The aforementioned versatility of Patterson has gone a long way for the Raptors, as the Washington native is somewhat of a basketball chameleon, seemingly able to adapt to whatever climate he faces on the hardwood. In bigger lineups, Patterson has the ability to plug into the four spot and take on all comers and in smaller lineups, his ability to stretch the floor for the Raptors and defend slightly bigger players allows Dwane Casey to slip him into the five if need be.

Patterson owned the third highest net-rating this season (10.9) behind only Andre Iguodala and Patty Mills (a Warrior and a Spur) of any bench player who averaged a minimum of 20 minutes per-game — a testament to his effectiveness as a role player in this league. In fact, the Raptors three most effective lineups this season (minimum of 90 minutes played as a unit) all included Patterson in the fold.

The Bad

Unfortunately, because the bad came during pivotal stretches, including the late-season push and the playoffs, Patterson’s pitfalls became magnified on a night-to-night basis, frustrating the Raptor faithful and forcing them to question his impact.

As Patterson’s confidence waned, so too did his performance. The once productive and collected forward slowly turned into a reluctant deer in headlights, passing up shots like they were the plague and wanting nothing to do with the basketball. It got so bad that at times it literally looked like a game of hot potato. Patterson looked scrambled, disoriented and he along with his brick brother in DeMarre Carroll began to remind me of Jackie Chan and Chris Tucker trying to dispose of a bomb in Rush Hour Two.

Patterson may be a versatile team player, but in terms of his individual game (particularly offensively), it’s pretty much catch-and-shoot threes or bust. Patterson isn’t a particularly strong post-up player and doesn’t spend very much time at the free-throw line. He can be effective in the pick-and-roll, but it is often quite transitory when he is struggling to shoot the ball. If he’s hitting his shots, great, if not, the team has a liability on its hands.

Against the Cavaliers, it got to the point where LeBron and company opted to ignore Patterson with slight disdain, knowing that he wouldn’t shoot and if he did, it probably wasn’t going in. It would be great to see him add another tool to his lonely kit, but after four years of watching and waiting, I’m just not sure it will ever happen.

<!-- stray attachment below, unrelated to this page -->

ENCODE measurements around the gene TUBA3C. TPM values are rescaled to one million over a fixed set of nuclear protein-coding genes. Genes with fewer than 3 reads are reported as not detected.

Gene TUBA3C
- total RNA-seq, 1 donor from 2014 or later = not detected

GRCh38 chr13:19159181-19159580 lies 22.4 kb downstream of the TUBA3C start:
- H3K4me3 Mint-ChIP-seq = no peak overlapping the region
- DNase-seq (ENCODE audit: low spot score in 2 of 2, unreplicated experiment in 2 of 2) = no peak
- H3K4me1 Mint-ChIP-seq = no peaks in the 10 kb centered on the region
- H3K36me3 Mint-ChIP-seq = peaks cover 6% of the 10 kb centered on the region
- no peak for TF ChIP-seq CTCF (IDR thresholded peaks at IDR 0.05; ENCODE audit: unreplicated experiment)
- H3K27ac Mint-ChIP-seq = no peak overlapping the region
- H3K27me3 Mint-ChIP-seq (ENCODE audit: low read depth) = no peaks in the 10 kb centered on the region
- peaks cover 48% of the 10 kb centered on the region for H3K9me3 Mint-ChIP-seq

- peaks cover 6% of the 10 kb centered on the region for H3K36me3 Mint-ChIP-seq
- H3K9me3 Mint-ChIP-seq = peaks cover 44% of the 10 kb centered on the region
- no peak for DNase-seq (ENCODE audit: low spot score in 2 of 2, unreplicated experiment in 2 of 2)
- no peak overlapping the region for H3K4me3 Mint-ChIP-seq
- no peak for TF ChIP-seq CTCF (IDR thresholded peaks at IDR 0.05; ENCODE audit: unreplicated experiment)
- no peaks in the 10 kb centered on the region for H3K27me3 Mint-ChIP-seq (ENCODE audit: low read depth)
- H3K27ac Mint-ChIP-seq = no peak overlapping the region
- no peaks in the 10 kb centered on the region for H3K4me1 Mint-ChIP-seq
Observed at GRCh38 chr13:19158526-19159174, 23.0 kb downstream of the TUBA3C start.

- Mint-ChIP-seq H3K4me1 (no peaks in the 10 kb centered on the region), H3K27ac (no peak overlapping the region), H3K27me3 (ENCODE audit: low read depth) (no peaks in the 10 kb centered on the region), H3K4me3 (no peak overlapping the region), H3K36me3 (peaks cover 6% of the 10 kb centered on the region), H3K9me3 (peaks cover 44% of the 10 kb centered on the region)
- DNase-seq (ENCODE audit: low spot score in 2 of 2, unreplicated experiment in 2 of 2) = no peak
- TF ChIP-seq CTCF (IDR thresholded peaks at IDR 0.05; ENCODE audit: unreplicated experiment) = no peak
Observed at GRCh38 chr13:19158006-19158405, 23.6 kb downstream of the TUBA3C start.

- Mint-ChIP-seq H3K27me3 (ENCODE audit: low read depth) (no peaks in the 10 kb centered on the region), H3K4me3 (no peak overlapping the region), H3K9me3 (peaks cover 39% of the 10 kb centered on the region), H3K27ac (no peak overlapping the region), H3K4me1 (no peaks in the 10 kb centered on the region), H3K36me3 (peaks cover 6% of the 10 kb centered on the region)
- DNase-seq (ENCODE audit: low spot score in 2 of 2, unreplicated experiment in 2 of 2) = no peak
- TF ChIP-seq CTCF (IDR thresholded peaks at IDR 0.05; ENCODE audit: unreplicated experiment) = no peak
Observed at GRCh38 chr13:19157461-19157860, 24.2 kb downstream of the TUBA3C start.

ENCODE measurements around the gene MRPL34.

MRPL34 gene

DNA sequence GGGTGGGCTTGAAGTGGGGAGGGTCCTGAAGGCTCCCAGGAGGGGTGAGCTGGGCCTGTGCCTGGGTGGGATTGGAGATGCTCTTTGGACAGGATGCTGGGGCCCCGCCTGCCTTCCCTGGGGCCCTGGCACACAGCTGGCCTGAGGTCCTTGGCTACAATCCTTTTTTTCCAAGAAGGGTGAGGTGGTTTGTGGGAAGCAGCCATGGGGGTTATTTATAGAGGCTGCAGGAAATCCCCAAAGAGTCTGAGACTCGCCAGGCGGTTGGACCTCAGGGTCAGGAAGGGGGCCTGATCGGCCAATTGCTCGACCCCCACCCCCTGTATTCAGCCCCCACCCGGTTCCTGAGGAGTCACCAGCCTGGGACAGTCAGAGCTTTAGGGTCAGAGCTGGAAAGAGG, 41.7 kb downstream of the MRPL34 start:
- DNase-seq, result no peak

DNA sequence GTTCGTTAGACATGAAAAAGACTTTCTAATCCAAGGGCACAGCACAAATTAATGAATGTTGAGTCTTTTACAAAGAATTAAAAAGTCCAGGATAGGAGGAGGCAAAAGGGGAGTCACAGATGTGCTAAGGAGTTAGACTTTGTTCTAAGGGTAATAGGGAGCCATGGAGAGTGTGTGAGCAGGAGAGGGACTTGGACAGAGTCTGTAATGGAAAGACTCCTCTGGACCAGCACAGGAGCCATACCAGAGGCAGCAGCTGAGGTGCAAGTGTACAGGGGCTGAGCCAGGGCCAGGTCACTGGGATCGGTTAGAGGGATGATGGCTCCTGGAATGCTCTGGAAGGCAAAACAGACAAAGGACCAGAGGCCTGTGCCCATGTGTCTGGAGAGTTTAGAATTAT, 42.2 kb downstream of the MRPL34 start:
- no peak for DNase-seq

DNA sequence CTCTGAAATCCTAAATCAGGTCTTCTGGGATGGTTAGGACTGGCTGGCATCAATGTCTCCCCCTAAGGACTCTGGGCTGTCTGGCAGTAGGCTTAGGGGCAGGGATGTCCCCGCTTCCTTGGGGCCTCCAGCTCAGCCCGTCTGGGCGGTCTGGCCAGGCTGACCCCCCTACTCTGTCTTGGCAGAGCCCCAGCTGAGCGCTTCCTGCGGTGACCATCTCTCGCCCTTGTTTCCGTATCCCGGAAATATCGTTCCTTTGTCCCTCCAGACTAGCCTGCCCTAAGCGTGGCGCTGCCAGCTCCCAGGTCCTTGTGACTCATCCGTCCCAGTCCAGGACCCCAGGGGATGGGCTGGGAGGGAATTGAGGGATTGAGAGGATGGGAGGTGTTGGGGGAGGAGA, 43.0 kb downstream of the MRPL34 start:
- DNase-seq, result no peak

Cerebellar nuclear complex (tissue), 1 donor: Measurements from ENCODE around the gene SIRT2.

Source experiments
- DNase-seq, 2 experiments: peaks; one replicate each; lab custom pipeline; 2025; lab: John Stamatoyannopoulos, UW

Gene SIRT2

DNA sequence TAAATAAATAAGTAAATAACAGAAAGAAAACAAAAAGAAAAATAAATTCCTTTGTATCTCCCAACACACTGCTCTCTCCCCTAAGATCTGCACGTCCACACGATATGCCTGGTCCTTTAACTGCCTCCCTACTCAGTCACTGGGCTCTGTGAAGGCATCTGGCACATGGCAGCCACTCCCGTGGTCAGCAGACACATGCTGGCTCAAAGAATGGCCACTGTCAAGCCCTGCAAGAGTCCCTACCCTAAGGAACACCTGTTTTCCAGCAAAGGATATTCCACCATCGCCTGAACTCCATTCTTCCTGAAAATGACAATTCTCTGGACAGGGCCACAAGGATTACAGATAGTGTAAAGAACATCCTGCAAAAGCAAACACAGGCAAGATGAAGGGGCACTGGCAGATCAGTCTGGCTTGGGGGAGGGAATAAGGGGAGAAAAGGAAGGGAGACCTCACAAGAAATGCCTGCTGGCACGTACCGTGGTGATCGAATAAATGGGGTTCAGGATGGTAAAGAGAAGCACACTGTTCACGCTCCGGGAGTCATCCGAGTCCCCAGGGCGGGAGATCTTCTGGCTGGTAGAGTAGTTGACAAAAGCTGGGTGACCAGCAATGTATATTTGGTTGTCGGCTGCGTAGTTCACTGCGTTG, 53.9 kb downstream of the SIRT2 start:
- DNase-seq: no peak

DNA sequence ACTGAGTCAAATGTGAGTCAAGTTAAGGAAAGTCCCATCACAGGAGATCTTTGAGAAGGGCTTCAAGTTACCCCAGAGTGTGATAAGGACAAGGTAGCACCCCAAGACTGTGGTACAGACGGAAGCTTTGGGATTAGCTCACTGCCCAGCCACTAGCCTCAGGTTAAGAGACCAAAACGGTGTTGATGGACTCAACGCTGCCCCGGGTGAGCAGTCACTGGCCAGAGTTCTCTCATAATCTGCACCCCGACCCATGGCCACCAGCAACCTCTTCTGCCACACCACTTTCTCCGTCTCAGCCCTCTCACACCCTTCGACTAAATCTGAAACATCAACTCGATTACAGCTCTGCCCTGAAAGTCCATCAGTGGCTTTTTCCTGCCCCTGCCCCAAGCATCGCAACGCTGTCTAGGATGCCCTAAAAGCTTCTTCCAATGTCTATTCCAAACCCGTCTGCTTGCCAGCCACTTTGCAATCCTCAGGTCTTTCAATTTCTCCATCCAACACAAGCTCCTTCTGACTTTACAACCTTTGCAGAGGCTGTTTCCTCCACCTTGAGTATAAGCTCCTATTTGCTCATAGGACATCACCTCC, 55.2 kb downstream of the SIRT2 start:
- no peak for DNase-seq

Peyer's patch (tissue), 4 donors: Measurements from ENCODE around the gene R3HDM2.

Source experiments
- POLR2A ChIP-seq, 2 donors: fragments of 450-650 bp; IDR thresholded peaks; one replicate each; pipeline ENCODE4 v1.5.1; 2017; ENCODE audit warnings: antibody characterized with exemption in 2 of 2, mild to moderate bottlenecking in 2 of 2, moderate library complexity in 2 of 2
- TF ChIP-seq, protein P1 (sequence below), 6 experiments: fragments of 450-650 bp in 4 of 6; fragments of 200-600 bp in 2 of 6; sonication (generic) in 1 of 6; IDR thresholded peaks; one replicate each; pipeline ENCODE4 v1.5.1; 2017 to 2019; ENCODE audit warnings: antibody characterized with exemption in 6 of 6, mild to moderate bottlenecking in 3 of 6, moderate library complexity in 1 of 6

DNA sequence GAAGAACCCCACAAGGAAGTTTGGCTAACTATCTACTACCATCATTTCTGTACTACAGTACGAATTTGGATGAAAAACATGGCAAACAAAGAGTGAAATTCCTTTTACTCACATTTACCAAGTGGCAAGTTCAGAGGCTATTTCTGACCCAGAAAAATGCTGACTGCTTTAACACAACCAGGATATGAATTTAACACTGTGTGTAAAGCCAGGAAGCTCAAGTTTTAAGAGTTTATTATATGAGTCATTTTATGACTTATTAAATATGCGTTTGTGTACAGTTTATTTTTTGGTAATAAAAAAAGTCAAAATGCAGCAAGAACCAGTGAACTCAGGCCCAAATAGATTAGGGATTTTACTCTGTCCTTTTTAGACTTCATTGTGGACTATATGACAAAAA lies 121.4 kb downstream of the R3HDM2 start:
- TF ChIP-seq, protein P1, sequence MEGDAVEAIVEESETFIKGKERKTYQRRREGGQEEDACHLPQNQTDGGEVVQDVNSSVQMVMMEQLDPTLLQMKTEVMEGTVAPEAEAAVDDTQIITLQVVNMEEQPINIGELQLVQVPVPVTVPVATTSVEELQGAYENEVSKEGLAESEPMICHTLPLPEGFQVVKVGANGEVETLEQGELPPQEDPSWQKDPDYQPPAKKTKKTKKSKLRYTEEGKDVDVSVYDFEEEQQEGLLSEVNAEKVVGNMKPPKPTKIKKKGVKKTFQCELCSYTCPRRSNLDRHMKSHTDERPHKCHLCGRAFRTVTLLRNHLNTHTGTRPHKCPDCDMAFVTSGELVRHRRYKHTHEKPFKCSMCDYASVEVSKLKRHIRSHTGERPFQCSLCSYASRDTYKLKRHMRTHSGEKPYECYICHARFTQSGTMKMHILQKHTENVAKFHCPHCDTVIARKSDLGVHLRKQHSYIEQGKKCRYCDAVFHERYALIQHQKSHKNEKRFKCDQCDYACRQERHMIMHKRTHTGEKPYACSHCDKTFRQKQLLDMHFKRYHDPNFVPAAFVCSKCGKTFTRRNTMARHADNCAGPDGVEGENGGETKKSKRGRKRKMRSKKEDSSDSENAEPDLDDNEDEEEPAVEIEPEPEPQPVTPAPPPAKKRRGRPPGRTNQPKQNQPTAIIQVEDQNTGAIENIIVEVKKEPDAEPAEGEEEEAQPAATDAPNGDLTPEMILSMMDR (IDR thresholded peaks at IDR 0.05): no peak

Pretty much every stat that I just used to decorate Patterson’s season could be thrown out the window in the playoffs. He sported a net rating of -16.6, ranking him second last behind just Kelly Oubre Jr. for players playing more than six post-season contests. Any efficiency that he showed throughout the season crumbled, shooting an abysmal 27 percent from the floor and just 30 percent from three-point range.

When the Raptors needed the Patterson that they know and love most, he was nowhere to be found.

The Grade: C+

If Patterson’s woes had come at a better time — say, the pre-season — I may have been slightly less critical of his performance this year. But when the going gets tough and the injuries begin to rack up, guys like Patterson just need to be on their game to give the Raptors a chance to win.

Whether or not Patterson is back with the Raptors next season depends on a number of things. Most importantly, Patterson has to want to be back. I don’t doubt that he does, but he may want to explore other options and see what’s available for him around the league. Second, if Lowry resigns, this is most likely a notion that the Raptors are all-in once again and will bring back Serge Ibaka and/or P.J. Tucker as well. This reality may become less exciting for Patterson considering the way this dynamic played out to end the year. Third, there’s always the dollar amount to figure. Patterson’s value was hurt by his end of season performance, but by how much?

Only time can tell what the future will hold for Patterson and the rest of the Raptors, but one thing is for sure — whether he is back or not, 2Pat will not be forgotten by Toronto.